More than 100 community leaders, elected officials and agency staff braved the rain on Friday, Dec. 14, to celebrate the completion of flood protection improvements on a key section of San Francisquito Creek.
Construction of flood protection improvements from U.S. 101 to the San Francisco Bay began in 2016 and were completed in October 2018. These improvements include a widened creek channel into the Palo Alto golf course and enhanced connectivity between the creek and adjacent marsh.
In addition, there is improved access to trails and existing marsh habitat. A “horizontal levee,” also known as a “living levee,” slopes more gradually than a typical levee, creates a more natural, gradual transition from the levee to the adjacent marsh. As the sea level rises, the levee will adapt and continue to provide flood protection.
Other improvements include a beautiful boardwalk extension to the popular Friendship Bridge, which will soon be open for use. Also, Caltrans replaced the U.S. 101 bridge to allow for more storm water to flow under the freeway.
Santa Clara Valley Water District Board Member and San Francisquito Creek Joint Powers Authority Chair Gary Kremen said, “It gives me great pleasure to say that this project, from the Bay to Highway 101, which will protect the most vulnerable neighbors of San Francisquito Creek, is now complete. That’s a statement decades in the making.”
This creek has a long history of flooding and has overflowed seven times since 1910. In 1998, flooding resulted in more than $28 million in damages, affecting more than 1,100 homes.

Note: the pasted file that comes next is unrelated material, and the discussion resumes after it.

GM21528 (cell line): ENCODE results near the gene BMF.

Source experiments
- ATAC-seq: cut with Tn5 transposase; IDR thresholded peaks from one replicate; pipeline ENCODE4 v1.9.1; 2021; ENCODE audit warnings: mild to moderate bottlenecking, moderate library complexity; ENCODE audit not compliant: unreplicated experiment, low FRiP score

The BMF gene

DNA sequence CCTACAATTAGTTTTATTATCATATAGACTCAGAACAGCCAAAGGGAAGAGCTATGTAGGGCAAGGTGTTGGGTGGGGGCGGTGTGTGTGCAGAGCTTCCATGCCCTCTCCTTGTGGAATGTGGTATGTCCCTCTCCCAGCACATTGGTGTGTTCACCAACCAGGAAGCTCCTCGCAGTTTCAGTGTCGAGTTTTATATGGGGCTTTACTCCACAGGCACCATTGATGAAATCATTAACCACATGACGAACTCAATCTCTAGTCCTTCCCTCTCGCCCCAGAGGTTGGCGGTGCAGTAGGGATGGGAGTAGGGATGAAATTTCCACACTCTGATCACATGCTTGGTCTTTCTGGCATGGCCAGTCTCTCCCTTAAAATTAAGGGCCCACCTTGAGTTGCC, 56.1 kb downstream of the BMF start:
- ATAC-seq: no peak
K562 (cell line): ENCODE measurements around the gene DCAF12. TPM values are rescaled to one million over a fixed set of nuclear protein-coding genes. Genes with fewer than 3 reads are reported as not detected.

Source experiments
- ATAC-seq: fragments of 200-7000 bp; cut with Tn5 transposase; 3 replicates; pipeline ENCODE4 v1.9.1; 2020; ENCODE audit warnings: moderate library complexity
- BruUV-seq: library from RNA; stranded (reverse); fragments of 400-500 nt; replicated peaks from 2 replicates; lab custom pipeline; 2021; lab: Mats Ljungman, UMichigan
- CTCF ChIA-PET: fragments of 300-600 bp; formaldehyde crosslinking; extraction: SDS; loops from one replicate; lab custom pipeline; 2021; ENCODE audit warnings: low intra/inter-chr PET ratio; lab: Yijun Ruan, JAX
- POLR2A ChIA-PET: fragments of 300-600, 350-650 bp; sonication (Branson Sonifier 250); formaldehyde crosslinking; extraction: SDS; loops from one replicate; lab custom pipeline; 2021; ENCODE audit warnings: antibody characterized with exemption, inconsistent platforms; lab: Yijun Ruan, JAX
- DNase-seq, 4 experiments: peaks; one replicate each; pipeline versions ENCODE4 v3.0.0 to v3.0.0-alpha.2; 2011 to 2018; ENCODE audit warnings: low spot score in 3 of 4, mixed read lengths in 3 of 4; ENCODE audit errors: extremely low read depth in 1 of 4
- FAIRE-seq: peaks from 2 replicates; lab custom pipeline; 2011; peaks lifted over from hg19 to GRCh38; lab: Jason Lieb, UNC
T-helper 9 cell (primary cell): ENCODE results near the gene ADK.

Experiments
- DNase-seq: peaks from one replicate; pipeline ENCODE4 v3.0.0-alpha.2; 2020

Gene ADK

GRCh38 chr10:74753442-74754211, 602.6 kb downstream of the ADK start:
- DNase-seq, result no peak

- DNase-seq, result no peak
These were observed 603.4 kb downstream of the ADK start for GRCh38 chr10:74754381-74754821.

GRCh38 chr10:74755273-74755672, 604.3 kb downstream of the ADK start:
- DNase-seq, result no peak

“We’re not done,” Kremen added. “This is just one part of the creek that we fixed. The next part, we’re going to be working upstream. You have to do downstream before you do upstream. Things like Pope-Chaucer Bridge, Newell Bridge. Areas within the creek. So we have a lot of work to do on this. It’s all been about partnerships.”
A broad range of distinguished guests spoke at the event: U.S. Representative Jackie Speier, State Senator Jerry Hill, East Palo Alto Mayor Lisa Gauthier, Palo Alto Mayor Liz Kniss, former East Palo Alto Mayor Ruben Abrica, Anne Morkill of the U.S. Fish and Wildlife Service, local resident Dennis Parker, and San Francisquito Creek Joint Powers Authority Executive Director Len Materman.
The cost of this phase of the overall project is estimated to be $44 million. The water district’s Safe, Clean Water and Natural Flood Protection Project 2012 parcel tax measure has provided more than $35.5 million of the construction funding. The overall project is receiving additional funding from an $8 million state grant, Caltrans, the city of East Palo Alto, the city of Menlo Park, and San Mateo County.
Because this creek crosses through several city and county jurisdictions, a JPA was formed in 1999, following the devastating flood of 1998. The five members are Santa Clara Valley Water District, the San Mateo County Flood Control District, and the cities of Palo Alto, Menlo Park, and East Palo Alto.
These communities are at high risk of severe flooding from flows coming down the creek, particularly during high tides. Improving this stretch of about one and a half miles of San Francisquito Creek constitutes the necessary first step in an overall plan to provide more than 5,700 homes and businesses with creek flood protection during extreme tides and after sea levels rise two feet.
While the flood protection improvements are in place, work continues on environmental enhancements within the adjacent Faber Marsh. New native vegetation will be installed to provide habitat to the salt marsh harvest mouse and Ridgway’s rail.
In addition to this project, the water district is actively planning or constructing flood protection improvements throughout Santa Clara County, including projects along the San Francisco Bay Shoreline, on Upper Guadalupe River, and on Berryessa, Upper Llagas, Permanente, Sunnyvale East and West, Penitencia and Coyote creeks.